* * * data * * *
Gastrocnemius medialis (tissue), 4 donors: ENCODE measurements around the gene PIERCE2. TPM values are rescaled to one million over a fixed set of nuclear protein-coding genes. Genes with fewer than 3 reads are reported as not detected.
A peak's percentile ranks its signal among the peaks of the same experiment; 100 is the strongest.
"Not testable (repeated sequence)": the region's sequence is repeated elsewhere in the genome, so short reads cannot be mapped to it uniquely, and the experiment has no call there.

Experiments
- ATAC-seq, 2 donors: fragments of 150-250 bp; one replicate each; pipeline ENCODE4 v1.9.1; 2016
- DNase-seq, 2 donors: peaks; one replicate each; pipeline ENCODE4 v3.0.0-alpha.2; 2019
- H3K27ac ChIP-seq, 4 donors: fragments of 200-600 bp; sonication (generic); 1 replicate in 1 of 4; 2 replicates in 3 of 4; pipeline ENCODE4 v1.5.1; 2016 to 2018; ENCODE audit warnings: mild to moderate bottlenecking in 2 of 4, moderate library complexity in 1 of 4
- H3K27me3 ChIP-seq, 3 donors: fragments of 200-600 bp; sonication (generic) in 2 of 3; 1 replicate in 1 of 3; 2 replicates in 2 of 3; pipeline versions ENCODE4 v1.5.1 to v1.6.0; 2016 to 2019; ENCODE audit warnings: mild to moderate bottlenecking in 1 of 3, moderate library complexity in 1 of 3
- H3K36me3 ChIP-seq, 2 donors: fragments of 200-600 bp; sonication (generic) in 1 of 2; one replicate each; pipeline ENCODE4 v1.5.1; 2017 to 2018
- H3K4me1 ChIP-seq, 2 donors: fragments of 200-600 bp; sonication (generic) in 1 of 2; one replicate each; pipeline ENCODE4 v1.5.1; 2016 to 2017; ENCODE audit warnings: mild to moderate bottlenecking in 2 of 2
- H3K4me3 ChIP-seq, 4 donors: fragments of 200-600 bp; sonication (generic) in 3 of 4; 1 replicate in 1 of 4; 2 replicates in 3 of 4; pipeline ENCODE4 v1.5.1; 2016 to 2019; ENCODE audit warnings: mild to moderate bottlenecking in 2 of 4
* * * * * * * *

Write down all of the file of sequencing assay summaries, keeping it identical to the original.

Gastrocnemius medialis (tissue), 4 donors: ENCODE measurements around the gene PIERCE2. TPM values are rescaled to one million over a fixed set of nuclear protein-coding genes. Genes with fewer than 3 reads are reported as not detected.
A peak's percentile ranks its signal among the peaks of the same experiment; 100 is the strongest.
"Not testable (repeated sequence)": the region's sequence is repeated elsewhere in the genome, so short reads cannot be mapped to it uniquely, and the experiment has no call there.

Experiments
- ATAC-seq, 2 donors: fragments of 150-250 bp; one replicate each; pipeline ENCODE4 v1.9.1; 2016
- DNase-seq, 2 donors: peaks; one replicate each; pipeline ENCODE4 v3.0.0-alpha.2; 2019
- H3K27ac ChIP-seq, 4 donors: fragments of 200-600 bp; sonication (generic); 1 replicate in 1 of 4; 2 replicates in 3 of 4; pipeline ENCODE4 v1.5.1; 2016 to 2018; ENCODE audit warnings: mild to moderate bottlenecking in 2 of 4, moderate library complexity in 1 of 4
- H3K27me3 ChIP-seq, 3 donors: fragments of 200-600 bp; sonication (generic) in 2 of 3; 1 replicate in 1 of 3; 2 replicates in 2 of 3; pipeline versions ENCODE4 v1.5.1 to v1.6.0; 2016 to 2019; ENCODE audit warnings: mild to moderate bottlenecking in 1 of 3, moderate library complexity in 1 of 3
- H3K36me3 ChIP-seq, 2 donors: fragments of 200-600 bp; sonication (generic) in 1 of 2; one replicate each; pipeline ENCODE4 v1.5.1; 2017 to 2018
- H3K4me1 ChIP-seq, 2 donors: fragments of 200-600 bp; sonication (generic) in 1 of 2; one replicate each; pipeline ENCODE4 v1.5.1; 2016 to 2017; ENCODE audit warnings: mild to moderate bottlenecking in 2 of 2
- H3K4me3 ChIP-seq, 4 donors: fragments of 200-600 bp; sonication (generic) in 3 of 4; 1 replicate in 1 of 4; 2 replicates in 3 of 4; pipeline ENCODE4 v1.5.1; 2016 to 2019; ENCODE audit warnings: mild to moderate bottlenecking in 2 of 4